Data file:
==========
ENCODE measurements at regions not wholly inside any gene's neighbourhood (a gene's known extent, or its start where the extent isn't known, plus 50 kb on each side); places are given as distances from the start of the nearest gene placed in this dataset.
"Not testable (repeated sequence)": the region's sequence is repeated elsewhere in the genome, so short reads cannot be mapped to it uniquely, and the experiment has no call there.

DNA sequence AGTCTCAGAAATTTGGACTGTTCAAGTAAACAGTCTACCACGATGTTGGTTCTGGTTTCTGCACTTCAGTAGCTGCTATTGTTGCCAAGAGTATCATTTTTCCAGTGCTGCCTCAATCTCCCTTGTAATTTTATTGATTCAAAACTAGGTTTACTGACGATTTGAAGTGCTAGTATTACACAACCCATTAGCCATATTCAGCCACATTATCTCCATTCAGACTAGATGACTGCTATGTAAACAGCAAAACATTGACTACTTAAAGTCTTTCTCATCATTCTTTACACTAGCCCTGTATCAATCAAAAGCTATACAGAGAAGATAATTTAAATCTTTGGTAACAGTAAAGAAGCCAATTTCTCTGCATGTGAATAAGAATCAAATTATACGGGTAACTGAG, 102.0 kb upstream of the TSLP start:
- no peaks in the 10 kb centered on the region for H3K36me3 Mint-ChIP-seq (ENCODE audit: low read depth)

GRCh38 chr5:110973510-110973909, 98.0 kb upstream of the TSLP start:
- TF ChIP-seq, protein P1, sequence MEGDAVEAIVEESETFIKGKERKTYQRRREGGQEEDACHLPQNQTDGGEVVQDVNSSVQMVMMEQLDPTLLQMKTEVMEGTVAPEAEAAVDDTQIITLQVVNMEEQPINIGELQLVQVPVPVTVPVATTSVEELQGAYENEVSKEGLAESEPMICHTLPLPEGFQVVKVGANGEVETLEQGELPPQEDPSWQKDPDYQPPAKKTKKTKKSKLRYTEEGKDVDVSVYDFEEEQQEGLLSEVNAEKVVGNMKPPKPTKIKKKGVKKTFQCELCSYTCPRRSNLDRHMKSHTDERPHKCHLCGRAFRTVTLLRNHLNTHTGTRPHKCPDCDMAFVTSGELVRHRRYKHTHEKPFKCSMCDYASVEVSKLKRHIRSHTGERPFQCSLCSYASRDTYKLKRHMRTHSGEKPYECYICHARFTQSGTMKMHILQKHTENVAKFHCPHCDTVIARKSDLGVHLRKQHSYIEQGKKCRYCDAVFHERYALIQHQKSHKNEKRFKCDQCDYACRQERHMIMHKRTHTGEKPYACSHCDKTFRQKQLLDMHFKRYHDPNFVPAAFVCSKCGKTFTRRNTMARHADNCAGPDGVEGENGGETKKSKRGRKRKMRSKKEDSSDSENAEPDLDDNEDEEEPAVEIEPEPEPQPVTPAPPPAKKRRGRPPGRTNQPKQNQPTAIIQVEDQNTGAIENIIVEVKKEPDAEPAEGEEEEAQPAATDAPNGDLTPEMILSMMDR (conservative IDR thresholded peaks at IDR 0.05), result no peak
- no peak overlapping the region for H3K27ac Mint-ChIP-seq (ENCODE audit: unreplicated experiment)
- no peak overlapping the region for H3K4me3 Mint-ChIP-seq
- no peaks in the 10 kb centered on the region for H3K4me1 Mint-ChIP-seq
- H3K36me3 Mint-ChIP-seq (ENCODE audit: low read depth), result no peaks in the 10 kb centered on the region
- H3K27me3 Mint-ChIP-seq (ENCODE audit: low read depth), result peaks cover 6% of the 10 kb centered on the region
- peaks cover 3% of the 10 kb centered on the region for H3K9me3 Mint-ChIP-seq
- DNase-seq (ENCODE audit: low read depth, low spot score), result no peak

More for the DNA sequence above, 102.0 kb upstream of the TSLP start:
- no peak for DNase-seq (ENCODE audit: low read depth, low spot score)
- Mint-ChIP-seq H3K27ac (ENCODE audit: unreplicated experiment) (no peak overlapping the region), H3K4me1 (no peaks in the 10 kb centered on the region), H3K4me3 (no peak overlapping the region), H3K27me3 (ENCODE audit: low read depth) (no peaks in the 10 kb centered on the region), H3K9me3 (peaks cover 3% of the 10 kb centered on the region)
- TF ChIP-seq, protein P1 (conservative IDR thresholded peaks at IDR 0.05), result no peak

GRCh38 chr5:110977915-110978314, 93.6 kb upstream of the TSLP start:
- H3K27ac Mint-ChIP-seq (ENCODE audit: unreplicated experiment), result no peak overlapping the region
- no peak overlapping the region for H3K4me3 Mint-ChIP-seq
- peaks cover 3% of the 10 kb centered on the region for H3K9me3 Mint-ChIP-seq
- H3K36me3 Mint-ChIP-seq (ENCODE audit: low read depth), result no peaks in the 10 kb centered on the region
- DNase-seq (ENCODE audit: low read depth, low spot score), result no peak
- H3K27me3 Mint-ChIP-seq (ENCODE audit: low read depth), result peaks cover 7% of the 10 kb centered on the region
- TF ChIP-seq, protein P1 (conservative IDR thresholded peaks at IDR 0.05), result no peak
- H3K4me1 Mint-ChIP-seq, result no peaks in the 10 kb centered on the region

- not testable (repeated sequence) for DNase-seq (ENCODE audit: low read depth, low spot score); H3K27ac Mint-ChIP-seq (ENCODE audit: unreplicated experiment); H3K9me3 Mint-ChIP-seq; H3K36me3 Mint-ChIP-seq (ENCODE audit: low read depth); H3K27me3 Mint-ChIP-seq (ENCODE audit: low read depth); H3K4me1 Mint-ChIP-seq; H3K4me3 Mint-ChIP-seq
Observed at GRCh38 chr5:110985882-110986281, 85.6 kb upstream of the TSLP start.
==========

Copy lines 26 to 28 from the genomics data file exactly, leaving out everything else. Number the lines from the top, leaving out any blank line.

- H3K4me1 Mint-ChIP-seq, result no peaks in the 10 kb centered on the region

- not testable (repeated sequence) for DNase-seq (ENCODE audit: low read depth, low spot score); H3K27ac Mint-ChIP-seq (ENCODE audit: unreplicated experiment); H3K9me3 Mint-ChIP-seq; H3K36me3 Mint-ChIP-seq (ENCODE audit: low read depth); H3K27me3 Mint-ChIP-seq (ENCODE audit: low read depth); H3K4me1 Mint-ChIP-seq; H3K4me3 Mint-ChIP-seq
Observed at GRCh38 chr5:110985882-110986281, 85.6 kb upstream of the TSLP start.